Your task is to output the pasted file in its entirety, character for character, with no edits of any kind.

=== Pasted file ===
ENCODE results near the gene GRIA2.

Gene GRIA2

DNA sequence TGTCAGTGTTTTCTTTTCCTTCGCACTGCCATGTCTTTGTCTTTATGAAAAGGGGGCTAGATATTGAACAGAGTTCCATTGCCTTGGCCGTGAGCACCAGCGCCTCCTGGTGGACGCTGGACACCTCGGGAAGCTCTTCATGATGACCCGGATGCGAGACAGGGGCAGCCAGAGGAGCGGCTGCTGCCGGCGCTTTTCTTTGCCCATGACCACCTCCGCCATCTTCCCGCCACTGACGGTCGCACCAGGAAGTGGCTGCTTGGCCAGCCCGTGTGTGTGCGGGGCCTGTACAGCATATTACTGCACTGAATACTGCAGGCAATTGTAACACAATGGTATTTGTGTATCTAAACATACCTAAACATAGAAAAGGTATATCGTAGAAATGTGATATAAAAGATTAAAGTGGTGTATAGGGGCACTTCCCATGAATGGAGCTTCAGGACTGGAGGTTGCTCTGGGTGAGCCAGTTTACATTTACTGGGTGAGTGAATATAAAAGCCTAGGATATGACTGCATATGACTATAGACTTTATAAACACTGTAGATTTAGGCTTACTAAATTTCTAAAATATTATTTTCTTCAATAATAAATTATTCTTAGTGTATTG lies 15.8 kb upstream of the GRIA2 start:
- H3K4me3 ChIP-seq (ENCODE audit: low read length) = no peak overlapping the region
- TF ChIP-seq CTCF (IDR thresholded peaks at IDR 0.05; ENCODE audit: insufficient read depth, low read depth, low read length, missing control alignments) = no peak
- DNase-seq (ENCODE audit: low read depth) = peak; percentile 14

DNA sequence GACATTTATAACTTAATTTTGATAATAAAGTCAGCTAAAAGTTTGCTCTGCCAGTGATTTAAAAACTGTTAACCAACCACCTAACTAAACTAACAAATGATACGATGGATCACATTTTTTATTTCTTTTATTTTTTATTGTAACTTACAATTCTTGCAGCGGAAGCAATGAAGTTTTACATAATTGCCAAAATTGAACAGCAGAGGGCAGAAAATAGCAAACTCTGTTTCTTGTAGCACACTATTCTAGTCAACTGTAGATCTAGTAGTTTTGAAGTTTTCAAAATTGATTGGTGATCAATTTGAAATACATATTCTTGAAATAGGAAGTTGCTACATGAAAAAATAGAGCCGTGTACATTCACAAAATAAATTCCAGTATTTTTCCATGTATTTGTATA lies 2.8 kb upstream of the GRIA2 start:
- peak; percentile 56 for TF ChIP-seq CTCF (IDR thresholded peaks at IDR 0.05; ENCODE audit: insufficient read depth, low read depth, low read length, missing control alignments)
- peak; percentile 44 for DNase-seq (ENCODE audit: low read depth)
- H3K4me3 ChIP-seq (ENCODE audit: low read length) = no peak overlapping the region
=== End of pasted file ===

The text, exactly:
ENCODE results near the gene GRIA2.

Gene GRIA2

DNA sequence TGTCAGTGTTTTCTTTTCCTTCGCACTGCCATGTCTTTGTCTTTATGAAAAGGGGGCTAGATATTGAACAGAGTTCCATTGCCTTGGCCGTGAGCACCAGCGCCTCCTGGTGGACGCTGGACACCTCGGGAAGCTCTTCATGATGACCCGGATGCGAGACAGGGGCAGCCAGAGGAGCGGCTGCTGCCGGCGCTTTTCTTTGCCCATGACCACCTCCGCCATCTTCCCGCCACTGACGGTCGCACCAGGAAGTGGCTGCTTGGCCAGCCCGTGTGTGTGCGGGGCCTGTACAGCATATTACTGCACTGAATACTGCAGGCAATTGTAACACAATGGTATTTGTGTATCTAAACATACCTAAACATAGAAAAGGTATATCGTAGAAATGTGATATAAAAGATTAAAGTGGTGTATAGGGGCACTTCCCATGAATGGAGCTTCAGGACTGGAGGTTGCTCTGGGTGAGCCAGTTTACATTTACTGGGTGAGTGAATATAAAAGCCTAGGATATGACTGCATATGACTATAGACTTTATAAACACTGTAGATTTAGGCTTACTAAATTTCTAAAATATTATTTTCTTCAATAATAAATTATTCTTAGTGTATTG lies 15.8 kb upstream of the GRIA2 start:
- H3K4me3 ChIP-seq (ENCODE audit: low read length) = no peak overlapping the region
- TF ChIP-seq CTCF (IDR thresholded peaks at IDR 0.05; ENCODE audit: insufficient read depth, low read depth, low read length, missing control alignments) = no peak
- DNase-seq (ENCODE audit: low read depth) = peak; percentile 14

DNA sequence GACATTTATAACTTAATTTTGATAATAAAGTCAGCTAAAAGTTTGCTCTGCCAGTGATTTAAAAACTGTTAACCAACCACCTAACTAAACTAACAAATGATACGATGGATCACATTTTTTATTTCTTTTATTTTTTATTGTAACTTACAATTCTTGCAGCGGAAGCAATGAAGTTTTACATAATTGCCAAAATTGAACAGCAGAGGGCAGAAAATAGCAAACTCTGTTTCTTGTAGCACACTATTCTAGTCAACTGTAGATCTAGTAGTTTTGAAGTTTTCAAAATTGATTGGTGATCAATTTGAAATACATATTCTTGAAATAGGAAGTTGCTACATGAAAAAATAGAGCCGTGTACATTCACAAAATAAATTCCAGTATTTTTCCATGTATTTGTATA lies 2.8 kb upstream of the GRIA2 start:
- peak; percentile 56 for TF ChIP-seq CTCF (IDR thresholded peaks at IDR 0.05; ENCODE audit: insufficient read depth, low read depth, low read length, missing control alignments)
- peak; percentile 44 for DNase-seq (ENCODE audit: low read depth)
- H3K4me3 ChIP-seq (ENCODE audit: low read length) = no peak overlapping the region